When sewing machine mechanics service our machines, they adjust the tension to accommodate straight stitching on light weight cotton fabric with the tension dial set mid-way. My tension dial has ten numbers (0-9). In this set-up, the mid point is 5. So the mechanic set my machine to have a good balance on cotton at #5. This is good to know…because if things get wonky, we can go back to the middle setting and start over. Also remember to set your machine back to that setting when you straight sew.

If your sample stitching indicates an adjustment is needed, you can refer to the chart on this page which indicates what you do for each scenario (feel free to right-click on the image and save it to your computer). Make minor adjustments at a time and check your stitching again. Check both front and back of your work because it’s possible to over compensate. Did you solve the issue? If not, make some more adjustments.

It’s not so intimidating when you get comfortable with the concept. When your stitches don’t look their best, you can be confident it setting them right. It’s good to know how your machine works and how to improve your stitching.

 

Just follow your heart

“I wish I were creative like you!”

Have you ever said that? I wonder what makes someone think they’re not creative?  What is creativity anyway? I know, I’m full of questions today, aren’t I? But if you ever said that, I just want you to know I’ve been thinking about you.

There’s a who lot of self-doubt piled into that statement. I know, because I’ve been there. This statement often hangs out with it’s good friend, “I could never be that good.” So, what does it mean to be good enough? When we say these statements, it generally means we crave to have those desired talents. Or maybe, we’re disappointed we don’t.

We are all so very unique. We have different skills and different life experiences. I think about these statements and wonder when a person decides that these are truths. Somewhere in their life, someone shut them down. The aftermath was an internal belief that they should give up trying.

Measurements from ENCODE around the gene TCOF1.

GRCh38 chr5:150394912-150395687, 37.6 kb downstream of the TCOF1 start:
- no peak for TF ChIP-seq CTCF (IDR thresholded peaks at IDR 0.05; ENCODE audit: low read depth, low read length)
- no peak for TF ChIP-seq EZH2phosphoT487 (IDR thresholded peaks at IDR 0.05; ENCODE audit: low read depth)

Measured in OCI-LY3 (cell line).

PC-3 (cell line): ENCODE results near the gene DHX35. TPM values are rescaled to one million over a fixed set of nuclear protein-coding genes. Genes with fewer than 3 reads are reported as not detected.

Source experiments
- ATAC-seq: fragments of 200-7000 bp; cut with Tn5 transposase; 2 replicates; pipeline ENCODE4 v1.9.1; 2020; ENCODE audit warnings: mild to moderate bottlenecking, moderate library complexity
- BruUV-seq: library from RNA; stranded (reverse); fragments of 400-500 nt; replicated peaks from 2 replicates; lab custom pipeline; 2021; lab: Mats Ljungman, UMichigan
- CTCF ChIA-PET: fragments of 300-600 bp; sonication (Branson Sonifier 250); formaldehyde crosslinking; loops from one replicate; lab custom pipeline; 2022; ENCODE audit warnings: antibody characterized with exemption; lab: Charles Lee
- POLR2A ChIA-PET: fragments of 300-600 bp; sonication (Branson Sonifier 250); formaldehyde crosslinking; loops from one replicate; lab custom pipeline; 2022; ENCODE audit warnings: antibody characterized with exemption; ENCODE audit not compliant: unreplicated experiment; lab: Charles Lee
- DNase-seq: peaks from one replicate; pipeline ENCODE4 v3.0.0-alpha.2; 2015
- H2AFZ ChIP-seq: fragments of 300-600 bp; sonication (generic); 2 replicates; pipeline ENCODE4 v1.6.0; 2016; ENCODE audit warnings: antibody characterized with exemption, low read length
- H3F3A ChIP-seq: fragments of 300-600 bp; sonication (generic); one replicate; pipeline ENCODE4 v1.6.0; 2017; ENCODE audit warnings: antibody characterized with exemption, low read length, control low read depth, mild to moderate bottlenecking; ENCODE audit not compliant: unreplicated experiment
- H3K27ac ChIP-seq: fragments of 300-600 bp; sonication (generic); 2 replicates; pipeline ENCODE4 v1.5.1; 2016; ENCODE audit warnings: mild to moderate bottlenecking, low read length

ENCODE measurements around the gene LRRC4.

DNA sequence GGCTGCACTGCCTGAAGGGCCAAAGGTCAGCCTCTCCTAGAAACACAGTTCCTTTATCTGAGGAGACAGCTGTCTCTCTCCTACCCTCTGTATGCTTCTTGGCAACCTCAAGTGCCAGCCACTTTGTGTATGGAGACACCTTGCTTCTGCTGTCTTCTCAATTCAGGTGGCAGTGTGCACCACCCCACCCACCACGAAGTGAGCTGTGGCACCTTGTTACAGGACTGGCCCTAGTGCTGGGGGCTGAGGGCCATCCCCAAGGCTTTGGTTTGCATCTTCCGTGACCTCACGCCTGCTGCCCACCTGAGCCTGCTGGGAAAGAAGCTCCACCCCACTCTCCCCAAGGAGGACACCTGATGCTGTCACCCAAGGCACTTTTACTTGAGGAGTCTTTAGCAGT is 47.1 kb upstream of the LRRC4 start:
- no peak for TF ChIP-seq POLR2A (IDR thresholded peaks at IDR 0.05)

“Why bother? I’ll never be as talented as you.”

Stop for a minute. Is this really true? Offer a little kid a creative project and they’ll usually dive in. Well, sometimes they might rather play their video game, but they never say, “nah…it’s OK I’m not good enough!” Hmmm? Once upon a time, we were that free-spirited child. When did we lose that spirit and willingness to try? No one is born with self-doubt.

Sure, maybe we might be better at some tasks than others. But, as the saying goes, “don’t throw the baby out with the bath water.” If it doesn’t feel right, try something different. There are so many creative things in this world; music, literature, performing arts, visual arts, culinary arts, etc. I say, if you wish to be creative, then be it. How? It’s simply, just follow your heart.

 

 

 

Bring you peace

As a textile artist, I have plenty of fabric. Even with a closet full, I still find it hard to resist purchasing new yardage when it inspires me. Sometimes I store it away and occasionally pull it out to pet it. If you’re not a fabric person, this may seem odd. I understand, because when I started quilting years ago and purchased yardage I would use it all up before I purchased more for the next project. My friends sort of giggled at my “conservative” approach.

Eventually, I realized that fabric makers have a hold on us. Fabrics usually only have a limited run and then they’re gone … forever. If you purchase a little for a project and decide you need more, you may never find that fabric again. So that’s when my hoarding collecting began.

Sometimes I purchase a fabric just because I like it. Other times, I have a clear vision. That clear vision is what happened with this art quilt, “Seductive Tranquility.” The background is one piece of batik dyed fabric. The horizontal gradient of colors from blue to pink to purple is all one piece of fabric. It reminded me of a sunset and I had to purchase it.

When I made this quilt, I added the mountains, the foreground of grass and the tree. I feel peace when I see this quilt. It reminds me of sitting in a mountain cabin with the building lights behind me and the sun majestically setting in front of me.

Nature can be a very calming and meditative place. But, you have to take time to stop and look. It doesn’t require a big production or hiking adventure. When you see something, like a sunset/sunrise, cloud formations, falling leaves, an acorn in the road, a bird in a tree, whatever …. take a moment and a breathe. Observe, even if for a split second. The tiny respite will bring you peace.

 

The most creative inspiration

Finding inspiration. I feel challenged by it sometimes. I have tons of ideas in my head but where’s the inspiration to create it. I think sometimes we need to go somewhere else, either in our mind or through physically traveling.

Get away. If you could go anywhere, where would that be? Would you come back refreshed? Would you come back inspired? Would you come back ready to start work? Or would you need a vacation from your vacation?